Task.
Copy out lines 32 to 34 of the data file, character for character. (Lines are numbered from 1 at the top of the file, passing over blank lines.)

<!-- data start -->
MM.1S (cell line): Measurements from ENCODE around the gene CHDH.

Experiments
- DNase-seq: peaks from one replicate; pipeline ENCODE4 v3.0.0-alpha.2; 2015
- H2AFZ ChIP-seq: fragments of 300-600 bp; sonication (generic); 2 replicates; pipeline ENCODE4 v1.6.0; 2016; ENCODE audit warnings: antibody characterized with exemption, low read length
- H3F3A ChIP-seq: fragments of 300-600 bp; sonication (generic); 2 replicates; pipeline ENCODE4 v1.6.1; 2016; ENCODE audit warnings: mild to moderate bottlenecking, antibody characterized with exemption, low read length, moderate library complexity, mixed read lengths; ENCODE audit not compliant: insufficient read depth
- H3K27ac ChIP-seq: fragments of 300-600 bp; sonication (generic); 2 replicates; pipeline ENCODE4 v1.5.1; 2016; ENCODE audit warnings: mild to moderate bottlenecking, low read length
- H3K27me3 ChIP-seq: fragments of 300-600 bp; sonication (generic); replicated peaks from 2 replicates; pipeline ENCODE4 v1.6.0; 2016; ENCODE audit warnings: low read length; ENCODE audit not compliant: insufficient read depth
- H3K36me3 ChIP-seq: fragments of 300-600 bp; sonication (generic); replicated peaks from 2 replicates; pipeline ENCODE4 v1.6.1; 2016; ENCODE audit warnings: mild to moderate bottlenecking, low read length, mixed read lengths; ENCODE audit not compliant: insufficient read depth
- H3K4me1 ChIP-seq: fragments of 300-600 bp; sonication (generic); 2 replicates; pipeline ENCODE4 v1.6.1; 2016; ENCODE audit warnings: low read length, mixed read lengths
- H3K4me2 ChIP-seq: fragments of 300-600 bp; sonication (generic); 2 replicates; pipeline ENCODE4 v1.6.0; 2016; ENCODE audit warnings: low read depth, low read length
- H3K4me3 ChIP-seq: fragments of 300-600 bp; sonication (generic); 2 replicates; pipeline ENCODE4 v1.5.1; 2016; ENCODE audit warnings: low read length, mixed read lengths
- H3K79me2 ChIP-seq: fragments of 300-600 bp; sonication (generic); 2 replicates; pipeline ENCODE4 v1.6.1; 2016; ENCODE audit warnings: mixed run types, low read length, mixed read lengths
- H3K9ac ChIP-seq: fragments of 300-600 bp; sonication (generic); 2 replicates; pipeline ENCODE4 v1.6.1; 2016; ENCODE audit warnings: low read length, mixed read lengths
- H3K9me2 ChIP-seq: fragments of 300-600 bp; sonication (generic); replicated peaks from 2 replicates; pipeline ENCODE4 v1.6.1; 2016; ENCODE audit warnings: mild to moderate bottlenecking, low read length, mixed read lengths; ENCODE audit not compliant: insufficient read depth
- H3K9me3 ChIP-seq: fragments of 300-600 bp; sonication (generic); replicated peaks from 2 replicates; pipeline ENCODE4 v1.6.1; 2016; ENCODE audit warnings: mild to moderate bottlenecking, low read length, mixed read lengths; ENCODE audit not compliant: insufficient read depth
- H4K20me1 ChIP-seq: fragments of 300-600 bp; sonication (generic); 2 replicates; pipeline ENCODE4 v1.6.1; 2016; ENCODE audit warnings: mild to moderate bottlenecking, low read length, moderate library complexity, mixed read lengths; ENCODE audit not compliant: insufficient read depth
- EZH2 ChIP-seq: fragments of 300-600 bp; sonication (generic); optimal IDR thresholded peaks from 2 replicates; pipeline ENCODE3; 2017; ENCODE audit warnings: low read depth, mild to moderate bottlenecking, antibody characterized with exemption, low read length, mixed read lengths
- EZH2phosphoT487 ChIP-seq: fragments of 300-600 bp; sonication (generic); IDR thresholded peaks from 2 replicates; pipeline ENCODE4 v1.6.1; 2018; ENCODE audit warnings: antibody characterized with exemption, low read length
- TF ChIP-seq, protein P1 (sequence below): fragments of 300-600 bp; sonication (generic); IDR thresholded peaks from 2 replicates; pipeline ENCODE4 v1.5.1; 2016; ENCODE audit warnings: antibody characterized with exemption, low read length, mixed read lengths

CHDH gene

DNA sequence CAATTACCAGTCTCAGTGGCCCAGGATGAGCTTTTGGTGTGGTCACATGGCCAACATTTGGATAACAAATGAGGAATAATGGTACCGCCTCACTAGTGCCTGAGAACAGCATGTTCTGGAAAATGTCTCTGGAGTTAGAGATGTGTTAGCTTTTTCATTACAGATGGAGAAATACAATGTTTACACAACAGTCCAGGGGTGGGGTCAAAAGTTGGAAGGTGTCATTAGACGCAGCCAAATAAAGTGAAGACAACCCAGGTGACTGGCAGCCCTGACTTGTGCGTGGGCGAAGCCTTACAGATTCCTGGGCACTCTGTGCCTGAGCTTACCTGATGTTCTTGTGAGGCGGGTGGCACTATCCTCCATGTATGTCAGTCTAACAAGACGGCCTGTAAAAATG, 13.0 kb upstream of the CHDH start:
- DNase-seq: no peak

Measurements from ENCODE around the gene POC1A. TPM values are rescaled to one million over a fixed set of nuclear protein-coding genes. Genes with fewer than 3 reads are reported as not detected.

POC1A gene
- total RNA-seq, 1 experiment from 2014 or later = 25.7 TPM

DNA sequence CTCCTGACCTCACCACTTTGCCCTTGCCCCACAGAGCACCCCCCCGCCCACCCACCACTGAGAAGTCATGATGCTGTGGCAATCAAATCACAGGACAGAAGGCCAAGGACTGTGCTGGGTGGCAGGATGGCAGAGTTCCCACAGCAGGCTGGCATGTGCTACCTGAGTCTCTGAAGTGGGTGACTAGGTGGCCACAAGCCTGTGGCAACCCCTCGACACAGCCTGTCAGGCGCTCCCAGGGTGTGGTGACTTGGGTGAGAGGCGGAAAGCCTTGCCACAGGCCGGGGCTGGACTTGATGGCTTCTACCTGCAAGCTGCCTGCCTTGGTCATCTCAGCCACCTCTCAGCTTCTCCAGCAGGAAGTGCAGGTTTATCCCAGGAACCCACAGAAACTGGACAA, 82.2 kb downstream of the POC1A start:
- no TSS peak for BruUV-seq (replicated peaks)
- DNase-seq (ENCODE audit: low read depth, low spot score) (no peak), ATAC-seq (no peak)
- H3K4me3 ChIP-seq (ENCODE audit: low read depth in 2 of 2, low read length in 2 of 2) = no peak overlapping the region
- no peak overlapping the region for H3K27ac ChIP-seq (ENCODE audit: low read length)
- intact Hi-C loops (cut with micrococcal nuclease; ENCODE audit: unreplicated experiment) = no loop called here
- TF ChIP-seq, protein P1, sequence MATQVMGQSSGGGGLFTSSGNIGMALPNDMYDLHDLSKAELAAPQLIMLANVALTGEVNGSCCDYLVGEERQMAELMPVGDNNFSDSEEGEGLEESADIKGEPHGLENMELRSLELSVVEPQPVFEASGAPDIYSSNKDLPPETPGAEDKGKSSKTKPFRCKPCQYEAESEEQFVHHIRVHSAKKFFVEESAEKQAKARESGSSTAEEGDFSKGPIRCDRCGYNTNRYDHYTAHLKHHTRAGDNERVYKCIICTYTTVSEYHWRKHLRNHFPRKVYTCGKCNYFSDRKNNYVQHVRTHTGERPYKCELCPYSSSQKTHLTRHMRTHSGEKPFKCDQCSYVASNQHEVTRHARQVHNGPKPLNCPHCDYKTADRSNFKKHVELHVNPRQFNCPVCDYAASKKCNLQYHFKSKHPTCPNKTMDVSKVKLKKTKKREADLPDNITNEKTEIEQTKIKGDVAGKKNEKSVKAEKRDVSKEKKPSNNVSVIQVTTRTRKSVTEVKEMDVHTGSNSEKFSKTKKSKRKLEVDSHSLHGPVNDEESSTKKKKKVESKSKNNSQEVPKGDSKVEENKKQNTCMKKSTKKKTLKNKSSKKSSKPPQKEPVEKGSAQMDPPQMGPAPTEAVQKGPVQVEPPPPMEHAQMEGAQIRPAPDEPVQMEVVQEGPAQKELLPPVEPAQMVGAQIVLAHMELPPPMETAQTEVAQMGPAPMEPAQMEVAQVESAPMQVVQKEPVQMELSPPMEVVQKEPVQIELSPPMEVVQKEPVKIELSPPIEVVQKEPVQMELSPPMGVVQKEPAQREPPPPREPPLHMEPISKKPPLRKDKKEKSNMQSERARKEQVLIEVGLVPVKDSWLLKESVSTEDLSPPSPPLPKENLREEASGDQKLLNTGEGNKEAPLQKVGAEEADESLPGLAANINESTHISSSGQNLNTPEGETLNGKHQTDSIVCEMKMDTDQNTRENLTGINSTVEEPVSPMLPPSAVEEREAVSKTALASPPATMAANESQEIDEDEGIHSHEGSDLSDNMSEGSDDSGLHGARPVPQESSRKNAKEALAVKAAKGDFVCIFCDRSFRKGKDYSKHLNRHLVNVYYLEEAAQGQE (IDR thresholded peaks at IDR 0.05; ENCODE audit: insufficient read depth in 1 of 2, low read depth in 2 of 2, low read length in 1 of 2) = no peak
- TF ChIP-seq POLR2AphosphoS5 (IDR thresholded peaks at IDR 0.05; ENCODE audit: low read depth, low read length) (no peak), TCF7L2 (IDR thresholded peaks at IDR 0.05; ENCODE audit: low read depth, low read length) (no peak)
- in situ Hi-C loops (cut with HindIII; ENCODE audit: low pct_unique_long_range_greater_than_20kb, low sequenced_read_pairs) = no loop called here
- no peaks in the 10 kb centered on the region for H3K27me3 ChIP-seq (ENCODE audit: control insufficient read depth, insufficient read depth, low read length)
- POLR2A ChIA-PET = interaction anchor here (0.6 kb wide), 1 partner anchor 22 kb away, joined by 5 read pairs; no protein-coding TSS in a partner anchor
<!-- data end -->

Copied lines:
- TF ChIP-seq, protein P1, sequence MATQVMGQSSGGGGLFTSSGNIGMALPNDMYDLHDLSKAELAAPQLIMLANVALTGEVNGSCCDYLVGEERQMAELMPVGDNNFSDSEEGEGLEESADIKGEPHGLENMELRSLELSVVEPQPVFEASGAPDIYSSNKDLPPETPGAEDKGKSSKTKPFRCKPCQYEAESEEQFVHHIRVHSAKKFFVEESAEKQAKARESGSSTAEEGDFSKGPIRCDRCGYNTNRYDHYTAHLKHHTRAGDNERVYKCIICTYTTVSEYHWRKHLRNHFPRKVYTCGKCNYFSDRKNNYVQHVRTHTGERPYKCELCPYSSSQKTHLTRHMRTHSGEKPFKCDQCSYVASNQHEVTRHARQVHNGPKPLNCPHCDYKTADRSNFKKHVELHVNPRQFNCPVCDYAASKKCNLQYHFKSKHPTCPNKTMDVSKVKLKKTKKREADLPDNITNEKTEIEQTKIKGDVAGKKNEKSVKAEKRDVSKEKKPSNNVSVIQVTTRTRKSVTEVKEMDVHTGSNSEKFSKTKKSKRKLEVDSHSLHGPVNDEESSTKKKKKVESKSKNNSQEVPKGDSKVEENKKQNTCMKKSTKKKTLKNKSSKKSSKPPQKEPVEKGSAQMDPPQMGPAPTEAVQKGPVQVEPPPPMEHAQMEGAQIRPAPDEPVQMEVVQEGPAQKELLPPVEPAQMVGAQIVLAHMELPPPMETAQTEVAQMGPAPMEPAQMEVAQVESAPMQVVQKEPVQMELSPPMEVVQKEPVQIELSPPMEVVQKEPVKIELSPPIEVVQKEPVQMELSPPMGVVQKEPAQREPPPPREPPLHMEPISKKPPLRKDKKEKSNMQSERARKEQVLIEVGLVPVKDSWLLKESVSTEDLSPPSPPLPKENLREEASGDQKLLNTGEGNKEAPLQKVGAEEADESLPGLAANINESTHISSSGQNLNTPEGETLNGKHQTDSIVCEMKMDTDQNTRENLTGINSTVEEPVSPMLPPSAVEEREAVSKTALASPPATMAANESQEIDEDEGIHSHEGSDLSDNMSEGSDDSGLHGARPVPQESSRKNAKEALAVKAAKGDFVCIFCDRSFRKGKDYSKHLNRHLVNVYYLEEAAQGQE (IDR thresholded peaks at IDR 0.05; ENCODE audit: insufficient read depth in 1 of 2, low read depth in 2 of 2, low read length in 1 of 2) = no peak
- TF ChIP-seq POLR2AphosphoS5 (IDR thresholded peaks at IDR 0.05; ENCODE audit: low read depth, low read length) (no peak), TCF7L2 (IDR thresholded peaks at IDR 0.05; ENCODE audit: low read depth, low read length) (no peak)
- in situ Hi-C loops (cut with HindIII; ENCODE audit: low pct_unique_long_range_greater_than_20kb, low sequenced_read_pairs) = no loop called here